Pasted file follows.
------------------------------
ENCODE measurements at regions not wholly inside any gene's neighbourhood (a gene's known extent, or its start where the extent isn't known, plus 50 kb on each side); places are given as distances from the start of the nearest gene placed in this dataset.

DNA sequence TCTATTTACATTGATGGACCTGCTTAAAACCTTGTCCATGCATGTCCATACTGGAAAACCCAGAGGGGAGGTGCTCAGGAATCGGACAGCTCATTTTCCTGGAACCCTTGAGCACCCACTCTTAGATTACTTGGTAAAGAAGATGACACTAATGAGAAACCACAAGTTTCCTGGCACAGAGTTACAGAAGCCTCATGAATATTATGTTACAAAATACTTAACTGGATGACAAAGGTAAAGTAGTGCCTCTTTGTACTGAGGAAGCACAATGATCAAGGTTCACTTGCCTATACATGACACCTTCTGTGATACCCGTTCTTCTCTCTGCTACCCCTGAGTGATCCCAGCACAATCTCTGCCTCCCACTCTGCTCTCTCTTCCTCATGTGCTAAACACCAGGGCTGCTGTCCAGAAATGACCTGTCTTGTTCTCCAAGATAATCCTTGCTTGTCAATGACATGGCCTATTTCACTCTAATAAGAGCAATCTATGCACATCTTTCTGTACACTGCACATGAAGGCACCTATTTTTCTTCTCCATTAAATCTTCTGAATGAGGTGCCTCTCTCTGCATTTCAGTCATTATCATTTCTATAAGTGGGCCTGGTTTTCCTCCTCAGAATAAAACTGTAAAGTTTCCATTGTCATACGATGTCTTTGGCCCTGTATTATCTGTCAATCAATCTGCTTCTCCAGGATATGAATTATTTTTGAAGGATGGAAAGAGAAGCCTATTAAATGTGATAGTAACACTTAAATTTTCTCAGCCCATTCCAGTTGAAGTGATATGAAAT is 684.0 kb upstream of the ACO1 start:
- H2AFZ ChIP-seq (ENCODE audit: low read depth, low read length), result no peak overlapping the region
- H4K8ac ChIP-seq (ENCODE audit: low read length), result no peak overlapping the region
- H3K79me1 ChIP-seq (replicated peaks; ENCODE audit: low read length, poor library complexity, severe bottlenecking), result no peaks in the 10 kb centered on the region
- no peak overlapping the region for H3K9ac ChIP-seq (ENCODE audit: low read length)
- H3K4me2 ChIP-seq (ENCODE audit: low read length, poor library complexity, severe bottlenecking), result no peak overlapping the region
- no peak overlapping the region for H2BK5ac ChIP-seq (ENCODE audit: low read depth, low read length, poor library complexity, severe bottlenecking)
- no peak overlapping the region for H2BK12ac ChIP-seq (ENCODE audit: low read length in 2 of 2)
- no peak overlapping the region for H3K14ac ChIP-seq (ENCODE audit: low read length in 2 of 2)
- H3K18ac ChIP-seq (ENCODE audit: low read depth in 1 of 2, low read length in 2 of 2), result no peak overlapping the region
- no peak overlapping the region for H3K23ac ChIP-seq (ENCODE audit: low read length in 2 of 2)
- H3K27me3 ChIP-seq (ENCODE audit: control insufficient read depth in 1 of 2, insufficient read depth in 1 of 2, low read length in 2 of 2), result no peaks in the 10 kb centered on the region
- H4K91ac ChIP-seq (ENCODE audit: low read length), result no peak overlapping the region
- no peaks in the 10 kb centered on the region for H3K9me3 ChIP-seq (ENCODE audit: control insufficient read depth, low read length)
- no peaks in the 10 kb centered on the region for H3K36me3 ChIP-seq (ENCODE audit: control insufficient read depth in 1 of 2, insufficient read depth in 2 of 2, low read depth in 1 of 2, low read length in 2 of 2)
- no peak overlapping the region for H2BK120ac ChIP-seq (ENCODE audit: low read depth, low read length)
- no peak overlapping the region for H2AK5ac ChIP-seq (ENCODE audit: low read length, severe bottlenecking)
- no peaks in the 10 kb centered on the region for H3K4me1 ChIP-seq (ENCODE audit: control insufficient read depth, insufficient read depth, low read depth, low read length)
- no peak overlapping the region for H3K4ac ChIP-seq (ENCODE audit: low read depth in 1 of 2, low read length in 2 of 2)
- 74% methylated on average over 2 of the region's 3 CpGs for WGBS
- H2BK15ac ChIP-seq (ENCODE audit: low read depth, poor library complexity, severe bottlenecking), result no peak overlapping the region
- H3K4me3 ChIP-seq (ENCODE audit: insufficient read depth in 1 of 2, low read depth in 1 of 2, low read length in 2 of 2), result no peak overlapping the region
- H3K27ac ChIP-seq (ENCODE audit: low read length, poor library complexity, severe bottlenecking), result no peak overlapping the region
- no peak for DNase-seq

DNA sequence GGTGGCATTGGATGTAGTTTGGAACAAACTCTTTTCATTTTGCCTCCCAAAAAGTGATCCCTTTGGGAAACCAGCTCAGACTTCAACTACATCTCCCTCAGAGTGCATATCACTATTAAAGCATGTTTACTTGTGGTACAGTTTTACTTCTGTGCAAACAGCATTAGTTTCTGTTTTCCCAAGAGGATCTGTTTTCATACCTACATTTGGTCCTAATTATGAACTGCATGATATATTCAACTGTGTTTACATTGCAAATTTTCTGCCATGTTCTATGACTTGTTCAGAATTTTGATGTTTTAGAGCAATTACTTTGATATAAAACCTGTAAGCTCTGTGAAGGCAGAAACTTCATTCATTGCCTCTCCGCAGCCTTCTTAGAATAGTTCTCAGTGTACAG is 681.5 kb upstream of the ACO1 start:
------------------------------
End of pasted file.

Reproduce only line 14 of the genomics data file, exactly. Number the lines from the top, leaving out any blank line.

- H4K91ac ChIP-seq (ENCODE audit: low read length), result no peak overlapping the region